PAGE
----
Somewhere in my past, I had read that when washing windows you should use newsprint to dry them. Just wad it up in a ball and you won’t have streaks or smears. So, on a day of cleaning my front porch, I took out several sections of the Sunday paper in preparation for the task at hand. My storm door has a lot of different panes of glass, so I knew lots of newsprint would be needed.
I don’t know what I had been thinking when I realized I was throwing away pictures of persons who had recently passed. In a split second, I had picked up the paper and wadded it up to use to dry off the windows I was washing. I had even gotten a good look at one of the women on one of the pages. How would I feel if someone had taken my picture to dry their windows? Not something I had ever thought about before.
There was something familiar about one of the pictures that I had already tossed away, but I couldn’t remember what it was. So, I decided to dig through the trash to find the picture of that particular woman. Would I even recognize which one she had been, now that the paper was all wrinkled, torn and wet? I had to spread what was left of the page out in the sun so I could get a good look. And sure enough, there she was.
The first thing I noticed was her smile. And when I looked at her name, I saw that her first name was Norma Jean. That was what I had noticed. Her name was an unusual name from high school. My goodness, I was friends with a girl named Norma Jean. Could that Norma Jean, be the same Norma Jean I had gone to high school with? Next, I looked to see what year she had been born. It said 1936. That’s when I was born.
The Norma Jean I knew was one year ahead of me in school, but it still could be her. Quickly my eyes went to see where she was from. She was from Delaware, Ohio. Me, too. And just as quickly, I noticed her parents’ name (in parenthesis) and saw that she wasn’t the Norma Jean I had known after all.
What had come over me that I would want to dig in the trash to find out more about her in the first place? Am I now identifying with a woman dying because she is my age? All I can think of right now is that I have stepped over that invisible line in life from when you stop collecting things and start getting rid of things.
I’ve always heard that everyone has a story. After doing a quick read of the other information about her, I saw she had worked at the Pro Football Hall of Fame and later went on to be a small business owner. She was survived by a husband of 58 years and had lots of children, grandchildren and great grandchildren. However, as I read further, I saw that she was preceded in death, not only by her parents, but by a sister, a son and a granddaughter. Now when I looked at the picture of her, I saw that the smile wasn’t as sparkling as I first thought it was. Everyone has sadness in their lives, but with the lose a sister, a son and a granddaughter, I felt that her life probably had a lot of sadness, too.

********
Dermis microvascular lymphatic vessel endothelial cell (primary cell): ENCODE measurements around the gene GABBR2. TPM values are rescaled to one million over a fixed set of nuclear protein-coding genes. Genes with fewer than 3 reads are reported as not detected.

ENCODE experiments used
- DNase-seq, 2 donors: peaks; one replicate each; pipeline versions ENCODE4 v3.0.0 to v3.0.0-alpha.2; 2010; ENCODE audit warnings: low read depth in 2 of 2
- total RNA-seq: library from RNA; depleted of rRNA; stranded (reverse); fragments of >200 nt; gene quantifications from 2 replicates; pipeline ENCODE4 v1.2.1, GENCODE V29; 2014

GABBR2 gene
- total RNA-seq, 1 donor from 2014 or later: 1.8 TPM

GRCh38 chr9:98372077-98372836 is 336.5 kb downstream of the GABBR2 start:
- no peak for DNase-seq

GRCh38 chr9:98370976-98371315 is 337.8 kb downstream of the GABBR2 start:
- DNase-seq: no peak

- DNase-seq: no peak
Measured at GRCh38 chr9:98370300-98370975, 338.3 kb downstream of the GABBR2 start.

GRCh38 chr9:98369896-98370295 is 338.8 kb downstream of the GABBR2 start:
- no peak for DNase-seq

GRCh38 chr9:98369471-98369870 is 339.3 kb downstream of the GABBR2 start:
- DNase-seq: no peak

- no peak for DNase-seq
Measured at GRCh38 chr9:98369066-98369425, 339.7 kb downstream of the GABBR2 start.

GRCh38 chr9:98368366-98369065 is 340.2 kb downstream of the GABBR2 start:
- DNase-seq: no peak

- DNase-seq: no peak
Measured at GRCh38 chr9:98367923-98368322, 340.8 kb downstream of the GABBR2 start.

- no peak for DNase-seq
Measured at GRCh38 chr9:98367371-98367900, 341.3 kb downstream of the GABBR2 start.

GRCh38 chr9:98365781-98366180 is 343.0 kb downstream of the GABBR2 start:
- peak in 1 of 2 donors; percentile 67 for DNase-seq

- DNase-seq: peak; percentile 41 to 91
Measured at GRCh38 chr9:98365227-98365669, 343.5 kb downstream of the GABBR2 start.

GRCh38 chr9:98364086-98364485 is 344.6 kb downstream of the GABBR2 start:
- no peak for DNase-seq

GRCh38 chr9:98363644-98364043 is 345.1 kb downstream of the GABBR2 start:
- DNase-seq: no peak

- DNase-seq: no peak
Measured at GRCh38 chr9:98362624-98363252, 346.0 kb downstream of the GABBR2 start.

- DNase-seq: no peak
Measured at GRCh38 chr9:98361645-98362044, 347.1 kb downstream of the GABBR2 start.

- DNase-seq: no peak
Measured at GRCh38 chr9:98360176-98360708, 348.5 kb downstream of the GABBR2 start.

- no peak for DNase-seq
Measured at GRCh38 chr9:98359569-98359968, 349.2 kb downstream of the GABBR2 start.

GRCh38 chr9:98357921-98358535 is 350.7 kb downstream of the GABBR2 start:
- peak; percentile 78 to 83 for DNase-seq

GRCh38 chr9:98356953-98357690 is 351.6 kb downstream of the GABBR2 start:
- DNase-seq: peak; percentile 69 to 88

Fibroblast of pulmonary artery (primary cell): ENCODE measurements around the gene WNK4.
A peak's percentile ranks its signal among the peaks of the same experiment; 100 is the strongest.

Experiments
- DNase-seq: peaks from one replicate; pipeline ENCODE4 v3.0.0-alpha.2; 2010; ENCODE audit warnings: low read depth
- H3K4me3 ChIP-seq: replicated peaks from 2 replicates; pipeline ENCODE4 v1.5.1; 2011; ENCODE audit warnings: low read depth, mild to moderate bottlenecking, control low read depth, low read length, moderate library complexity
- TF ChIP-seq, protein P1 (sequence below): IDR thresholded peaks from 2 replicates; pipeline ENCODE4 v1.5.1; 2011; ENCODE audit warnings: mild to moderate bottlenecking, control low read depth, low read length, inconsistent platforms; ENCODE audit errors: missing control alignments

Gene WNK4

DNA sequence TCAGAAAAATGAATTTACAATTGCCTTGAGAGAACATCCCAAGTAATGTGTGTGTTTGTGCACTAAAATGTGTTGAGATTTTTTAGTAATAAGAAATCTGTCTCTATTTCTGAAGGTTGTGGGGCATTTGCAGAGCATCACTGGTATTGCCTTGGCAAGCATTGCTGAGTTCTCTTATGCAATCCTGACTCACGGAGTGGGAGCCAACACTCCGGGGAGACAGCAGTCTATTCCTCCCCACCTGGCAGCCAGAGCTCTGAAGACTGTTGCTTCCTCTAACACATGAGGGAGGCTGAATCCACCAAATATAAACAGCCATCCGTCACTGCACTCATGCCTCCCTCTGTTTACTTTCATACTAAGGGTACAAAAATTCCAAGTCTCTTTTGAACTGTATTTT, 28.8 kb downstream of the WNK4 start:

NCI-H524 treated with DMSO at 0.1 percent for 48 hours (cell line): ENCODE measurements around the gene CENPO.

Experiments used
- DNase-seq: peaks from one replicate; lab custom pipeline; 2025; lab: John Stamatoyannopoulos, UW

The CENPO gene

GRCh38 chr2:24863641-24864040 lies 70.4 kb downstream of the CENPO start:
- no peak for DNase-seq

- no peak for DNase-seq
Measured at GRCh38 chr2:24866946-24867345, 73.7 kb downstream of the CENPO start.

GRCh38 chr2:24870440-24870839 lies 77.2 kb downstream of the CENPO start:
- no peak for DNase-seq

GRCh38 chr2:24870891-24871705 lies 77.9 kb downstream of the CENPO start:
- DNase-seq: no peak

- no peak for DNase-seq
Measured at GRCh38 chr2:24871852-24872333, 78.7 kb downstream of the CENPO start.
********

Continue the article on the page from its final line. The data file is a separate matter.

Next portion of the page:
I spent the rest of the afternoon cleaning my porch and thinking about why I felt so bad to have used this picture of Norma Jean to dry my windows. I knew then that I wanted to write a story about finding Norma Jean’s picture. I tried to smooth out the paper so I could cut out the picture to go with a future story. Later, I realized that I have a picture of the other Norma Jean in my 1953 Delhi. How many girls do you suppose were named ‘Norma Jean’ back in 1936? Those 2 women couldn’t have been named for the well-known Norma Jean (Marilyn Monroe), because Marilyn Monroe was only 10 years old when these Norma Jeans were born.
When I finished cleaning my porch, I sat back, put my feet up and thought about the whole subject of obituaries being printed. I have often heard it said that the only reason some people take their local paper is so they can read the obituaries. Often I try to guess how old the person was from the picture that goes with the listing. Men in military uniforms are usually in their 80s and 90s now.
Women’s hairdos usually give away their age, as does having the person look directly into the camera, or be looking off to the side. It’s always sad to see a child’s picture. And sometimes a much younger picture is used. That would be my choice.
One thing I’ve learned from all of this, is that the next time I am drying windows with newsprint, and I find I have the obituary section, I think I will put it back in the stack to be recycled.
Kay E. Conklin is a retired Delaware County recorder who served four terms. She graduated from Ohio Wesleyan University with a degree in sociology and anthropology.
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